United Kingdom: Greetings and a minute of silence on the anniversary of the first detention – Telam

A day with multiple salutations in honor of the victims of the epidemic

British Prime Minister Boris Johnson called on citizens, on Tuesday, to reflect on what he considered “a very difficult year for the country” on the anniversary of the start of the UK’s first prisoner of fighting the pandemic, on a day that coincides with salutations and minutes of silence.

The United Kingdom, the most punished country in Europe, began Tuesday with multiple tributes in honor of the 126,000 deaths due to the Coronavirus, including a minute of silence in Parliament at noon, while the monuments of the entire country, including the London Eye, will light up the night. From 20 local time (17 Argentina).

A Downing Street spokesman reported that the prime minister paid tribute to the people who died during the pandemic and their families and loved ones at a cabinet meeting this morning.

The spokesman noted that Johnson began the cabinet meetings by thinking about what he called “a very dark and difficult year for the country.”

The prime minister paid tribute to the people who died during the pandemic and their families and loved ones at a cabinet meeting this morning.

The spokesman said in his message that the Prime Minister expressed his sorrow for all the lives lost, and extended his heartfelt condolences to their families, friends and loved ones.

He added that the leader of the Conservative Party also indicated the ability of British scientists to respond to the epidemic, which he considered “incredible” and that if he had been asked last March, “I would not have imagined that this would have been possible” to develop a vaccine and deliver it to half of the UK’s adult population in 12 months.

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In the country, more than 27.6 million people have already received at least one dose of the vaccine, and it is estimated that by July, all adults over the age of 18 will be vaccinated.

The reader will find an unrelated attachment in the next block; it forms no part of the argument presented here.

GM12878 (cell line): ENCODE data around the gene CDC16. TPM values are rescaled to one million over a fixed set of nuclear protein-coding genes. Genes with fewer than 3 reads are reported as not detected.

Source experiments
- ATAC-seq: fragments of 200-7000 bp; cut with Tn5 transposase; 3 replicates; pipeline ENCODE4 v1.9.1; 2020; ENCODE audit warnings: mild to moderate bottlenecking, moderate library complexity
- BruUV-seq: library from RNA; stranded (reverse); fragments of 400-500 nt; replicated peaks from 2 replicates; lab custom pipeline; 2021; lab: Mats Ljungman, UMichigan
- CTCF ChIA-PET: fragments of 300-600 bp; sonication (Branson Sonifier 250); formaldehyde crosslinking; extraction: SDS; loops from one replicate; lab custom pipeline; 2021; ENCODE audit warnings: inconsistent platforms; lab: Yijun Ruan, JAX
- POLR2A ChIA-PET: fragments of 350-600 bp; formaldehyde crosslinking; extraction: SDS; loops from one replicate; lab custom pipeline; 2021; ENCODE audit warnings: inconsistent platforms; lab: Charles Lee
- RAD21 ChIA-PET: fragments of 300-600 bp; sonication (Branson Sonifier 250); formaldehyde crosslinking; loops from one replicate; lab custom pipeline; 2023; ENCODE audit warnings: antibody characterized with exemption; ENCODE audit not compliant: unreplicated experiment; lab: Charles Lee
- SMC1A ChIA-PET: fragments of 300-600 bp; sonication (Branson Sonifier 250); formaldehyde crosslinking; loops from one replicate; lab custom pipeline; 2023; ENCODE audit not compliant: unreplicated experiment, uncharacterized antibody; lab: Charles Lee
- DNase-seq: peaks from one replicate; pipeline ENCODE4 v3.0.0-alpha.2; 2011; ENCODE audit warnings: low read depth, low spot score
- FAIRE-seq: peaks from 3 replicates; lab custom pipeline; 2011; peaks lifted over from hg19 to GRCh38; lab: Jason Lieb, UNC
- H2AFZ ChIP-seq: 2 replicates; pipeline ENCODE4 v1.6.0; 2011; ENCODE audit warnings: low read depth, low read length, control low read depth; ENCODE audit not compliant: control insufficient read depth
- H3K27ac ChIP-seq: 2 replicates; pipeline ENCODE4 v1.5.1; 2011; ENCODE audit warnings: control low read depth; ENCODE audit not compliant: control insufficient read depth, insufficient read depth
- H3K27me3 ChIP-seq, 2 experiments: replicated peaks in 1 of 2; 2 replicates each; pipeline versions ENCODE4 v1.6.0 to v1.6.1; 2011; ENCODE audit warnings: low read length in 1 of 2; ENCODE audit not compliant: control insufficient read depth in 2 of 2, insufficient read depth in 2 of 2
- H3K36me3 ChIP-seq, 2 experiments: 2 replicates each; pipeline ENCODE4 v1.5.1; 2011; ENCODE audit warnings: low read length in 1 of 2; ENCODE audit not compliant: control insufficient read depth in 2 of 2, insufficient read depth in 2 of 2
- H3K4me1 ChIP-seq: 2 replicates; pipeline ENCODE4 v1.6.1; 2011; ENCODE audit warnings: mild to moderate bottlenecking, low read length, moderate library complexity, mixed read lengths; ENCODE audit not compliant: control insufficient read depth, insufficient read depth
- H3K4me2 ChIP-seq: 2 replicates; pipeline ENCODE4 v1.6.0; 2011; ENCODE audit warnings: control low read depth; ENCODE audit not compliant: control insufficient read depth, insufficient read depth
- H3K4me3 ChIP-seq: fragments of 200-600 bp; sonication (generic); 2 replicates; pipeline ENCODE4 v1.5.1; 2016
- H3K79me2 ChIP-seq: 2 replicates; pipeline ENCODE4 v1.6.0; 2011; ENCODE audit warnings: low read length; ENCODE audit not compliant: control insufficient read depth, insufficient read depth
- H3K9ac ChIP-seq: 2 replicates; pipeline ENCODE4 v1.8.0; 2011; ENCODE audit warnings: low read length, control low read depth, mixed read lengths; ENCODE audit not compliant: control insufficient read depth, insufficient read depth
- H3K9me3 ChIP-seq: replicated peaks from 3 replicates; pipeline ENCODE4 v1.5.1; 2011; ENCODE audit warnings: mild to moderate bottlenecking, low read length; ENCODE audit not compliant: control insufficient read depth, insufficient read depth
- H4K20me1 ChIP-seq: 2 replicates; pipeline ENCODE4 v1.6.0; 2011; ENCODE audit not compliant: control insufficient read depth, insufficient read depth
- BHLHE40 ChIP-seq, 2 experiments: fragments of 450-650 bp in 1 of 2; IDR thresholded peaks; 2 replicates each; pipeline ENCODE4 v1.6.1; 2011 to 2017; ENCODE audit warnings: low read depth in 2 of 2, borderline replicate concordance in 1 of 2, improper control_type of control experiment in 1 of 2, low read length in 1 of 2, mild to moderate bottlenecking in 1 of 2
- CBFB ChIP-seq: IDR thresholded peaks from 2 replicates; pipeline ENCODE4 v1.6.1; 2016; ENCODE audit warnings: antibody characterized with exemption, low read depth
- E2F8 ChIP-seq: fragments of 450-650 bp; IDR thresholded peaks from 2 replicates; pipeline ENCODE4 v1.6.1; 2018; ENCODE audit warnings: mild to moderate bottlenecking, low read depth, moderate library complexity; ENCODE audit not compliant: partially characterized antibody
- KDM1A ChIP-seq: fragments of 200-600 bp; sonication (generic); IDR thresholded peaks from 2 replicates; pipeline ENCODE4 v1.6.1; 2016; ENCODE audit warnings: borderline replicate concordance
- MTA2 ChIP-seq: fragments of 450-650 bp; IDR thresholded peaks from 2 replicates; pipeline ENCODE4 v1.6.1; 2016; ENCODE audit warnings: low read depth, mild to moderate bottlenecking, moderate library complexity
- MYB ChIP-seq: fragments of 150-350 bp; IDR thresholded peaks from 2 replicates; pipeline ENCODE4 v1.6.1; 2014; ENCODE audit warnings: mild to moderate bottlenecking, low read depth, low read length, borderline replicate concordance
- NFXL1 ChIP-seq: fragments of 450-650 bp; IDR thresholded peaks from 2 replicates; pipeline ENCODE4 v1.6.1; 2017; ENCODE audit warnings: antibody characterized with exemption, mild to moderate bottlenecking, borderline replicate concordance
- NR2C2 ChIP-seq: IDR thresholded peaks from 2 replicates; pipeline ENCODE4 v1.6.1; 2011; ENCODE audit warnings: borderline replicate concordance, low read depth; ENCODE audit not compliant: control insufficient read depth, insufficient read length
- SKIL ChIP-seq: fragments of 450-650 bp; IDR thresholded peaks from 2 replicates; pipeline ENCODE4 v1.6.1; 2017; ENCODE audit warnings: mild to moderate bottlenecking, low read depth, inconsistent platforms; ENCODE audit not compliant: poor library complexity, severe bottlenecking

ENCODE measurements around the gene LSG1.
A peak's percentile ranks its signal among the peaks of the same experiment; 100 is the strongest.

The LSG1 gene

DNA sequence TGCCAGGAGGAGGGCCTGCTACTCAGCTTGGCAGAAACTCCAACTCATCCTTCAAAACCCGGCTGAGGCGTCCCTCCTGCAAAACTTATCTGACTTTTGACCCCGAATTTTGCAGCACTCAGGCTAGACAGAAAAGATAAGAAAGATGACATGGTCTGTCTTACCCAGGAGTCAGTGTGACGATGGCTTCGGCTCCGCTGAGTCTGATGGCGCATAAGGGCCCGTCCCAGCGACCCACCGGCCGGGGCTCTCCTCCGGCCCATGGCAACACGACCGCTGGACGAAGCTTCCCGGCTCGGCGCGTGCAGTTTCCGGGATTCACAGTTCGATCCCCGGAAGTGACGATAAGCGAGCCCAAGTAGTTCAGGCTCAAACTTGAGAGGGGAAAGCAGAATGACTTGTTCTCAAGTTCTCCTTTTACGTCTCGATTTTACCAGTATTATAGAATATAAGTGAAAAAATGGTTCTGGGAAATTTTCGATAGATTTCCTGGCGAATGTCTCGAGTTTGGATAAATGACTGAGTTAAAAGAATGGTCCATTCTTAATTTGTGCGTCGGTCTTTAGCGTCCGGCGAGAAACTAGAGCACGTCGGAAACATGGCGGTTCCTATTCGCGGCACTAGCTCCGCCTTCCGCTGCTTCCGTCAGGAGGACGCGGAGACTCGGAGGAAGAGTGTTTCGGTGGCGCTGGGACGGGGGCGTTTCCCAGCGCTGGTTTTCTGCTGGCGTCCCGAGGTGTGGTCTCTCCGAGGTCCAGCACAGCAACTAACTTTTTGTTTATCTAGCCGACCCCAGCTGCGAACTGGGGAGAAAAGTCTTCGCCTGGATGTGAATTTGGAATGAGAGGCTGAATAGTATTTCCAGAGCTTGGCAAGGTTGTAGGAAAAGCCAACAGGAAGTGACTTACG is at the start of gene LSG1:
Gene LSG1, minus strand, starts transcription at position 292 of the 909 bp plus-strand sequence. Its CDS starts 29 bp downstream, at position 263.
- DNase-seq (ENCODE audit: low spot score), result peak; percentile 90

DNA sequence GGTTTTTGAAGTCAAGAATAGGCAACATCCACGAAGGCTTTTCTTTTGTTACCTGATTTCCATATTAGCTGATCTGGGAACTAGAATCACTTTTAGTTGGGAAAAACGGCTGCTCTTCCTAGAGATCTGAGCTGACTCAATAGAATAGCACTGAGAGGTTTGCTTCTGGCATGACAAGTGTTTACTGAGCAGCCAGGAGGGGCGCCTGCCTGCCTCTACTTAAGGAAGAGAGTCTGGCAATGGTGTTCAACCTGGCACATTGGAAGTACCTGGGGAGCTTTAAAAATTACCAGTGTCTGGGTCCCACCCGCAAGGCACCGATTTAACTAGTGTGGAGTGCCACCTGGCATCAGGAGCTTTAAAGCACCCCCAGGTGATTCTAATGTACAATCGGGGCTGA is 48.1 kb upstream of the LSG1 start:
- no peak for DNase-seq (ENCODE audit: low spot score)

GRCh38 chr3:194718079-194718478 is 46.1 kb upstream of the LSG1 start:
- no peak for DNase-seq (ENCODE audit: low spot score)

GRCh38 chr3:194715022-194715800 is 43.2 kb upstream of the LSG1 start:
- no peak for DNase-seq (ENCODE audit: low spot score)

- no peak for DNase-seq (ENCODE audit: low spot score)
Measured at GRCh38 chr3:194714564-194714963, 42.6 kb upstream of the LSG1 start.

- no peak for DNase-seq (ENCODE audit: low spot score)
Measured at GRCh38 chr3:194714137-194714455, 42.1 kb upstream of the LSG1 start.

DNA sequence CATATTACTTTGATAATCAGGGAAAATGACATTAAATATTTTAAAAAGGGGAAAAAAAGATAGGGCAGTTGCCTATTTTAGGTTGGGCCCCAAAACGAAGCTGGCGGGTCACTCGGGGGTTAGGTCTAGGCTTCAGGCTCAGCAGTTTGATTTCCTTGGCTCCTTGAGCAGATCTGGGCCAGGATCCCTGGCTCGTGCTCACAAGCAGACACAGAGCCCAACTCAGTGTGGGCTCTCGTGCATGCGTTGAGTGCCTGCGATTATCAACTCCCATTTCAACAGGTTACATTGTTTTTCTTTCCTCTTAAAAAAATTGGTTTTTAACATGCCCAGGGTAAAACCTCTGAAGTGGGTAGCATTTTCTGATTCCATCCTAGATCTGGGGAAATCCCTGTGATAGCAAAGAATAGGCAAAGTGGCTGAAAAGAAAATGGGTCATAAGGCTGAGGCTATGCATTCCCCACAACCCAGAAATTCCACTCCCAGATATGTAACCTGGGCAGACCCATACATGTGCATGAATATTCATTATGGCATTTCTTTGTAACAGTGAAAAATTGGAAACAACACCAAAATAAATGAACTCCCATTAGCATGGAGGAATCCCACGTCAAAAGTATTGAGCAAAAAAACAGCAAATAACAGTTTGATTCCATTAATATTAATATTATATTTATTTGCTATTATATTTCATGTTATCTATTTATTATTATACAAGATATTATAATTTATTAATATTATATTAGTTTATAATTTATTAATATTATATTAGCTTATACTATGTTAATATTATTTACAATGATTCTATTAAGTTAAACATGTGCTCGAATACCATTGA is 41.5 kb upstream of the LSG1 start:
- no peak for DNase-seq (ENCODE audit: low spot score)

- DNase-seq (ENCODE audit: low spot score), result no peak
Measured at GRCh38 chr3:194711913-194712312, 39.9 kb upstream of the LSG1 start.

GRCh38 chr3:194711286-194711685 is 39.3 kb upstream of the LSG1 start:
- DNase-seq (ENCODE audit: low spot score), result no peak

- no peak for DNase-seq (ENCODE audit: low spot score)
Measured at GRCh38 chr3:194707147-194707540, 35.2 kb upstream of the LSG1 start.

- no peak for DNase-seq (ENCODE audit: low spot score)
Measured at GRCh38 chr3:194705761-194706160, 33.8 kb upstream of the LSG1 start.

Meanwhile, weekly coronavirus deaths in England and Wales fell to their lowest level since October, according to the Office for National Statistics (ONS).

On Monday, the United Kingdom reported 17 deaths in 28 days after testing positive for the Coronavirus, the lowest daily death rate since September 2020.

In the country, more than 27.6 million people have already received at least one dose of the vaccine, and it is estimated that by July, all adults over the age of 18 will be vaccinated.

Also this morning, Health Minister Matt Hancock spoke about the British government’s response to the epidemic and “expressed his sorrow for all the deaths.”

I remember the first death and I remember feeling a deep sense of loss and actually found out that I was here at home, and it shocked me, ”he said in an interview on ITV’s Good Morning. Britain program.

In this sense, the government has faced criticism for delaying the first incarceration process since Italy, Spain and most of the continent took action earlier.

The delay, according to many, saw the UK record the highest death toll in Europe during the first wave of the pandemic.

Queen Elizabeth II spoke of “the pain and loss that many feel” and celebrated the anniversary by sending flowers to St Bartholomew’s Hospital in London.

Queen Elizabeth II also spoke of “the pain and loss that many feel” and celebrated the anniversary by sending flowers to St Bartholomew’s Hospital in London where her husband, the Duke of Edinburgh, underwent heart surgery.

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“As we look to a better future together, we pause today to reflect on the pain and loss that many individuals and families still feel, and pay tribute to the immeasurable service of those who have supported us over the past year,” the king said in her message.

Meanwhile, the British are invited to light a candle tonight at the entrance to their homes and remain silent for a minute.

Sacha Woodward

"Wannabe writer. Lifelong problem solver. Gamer. Incurable web guru. Professional music lover."

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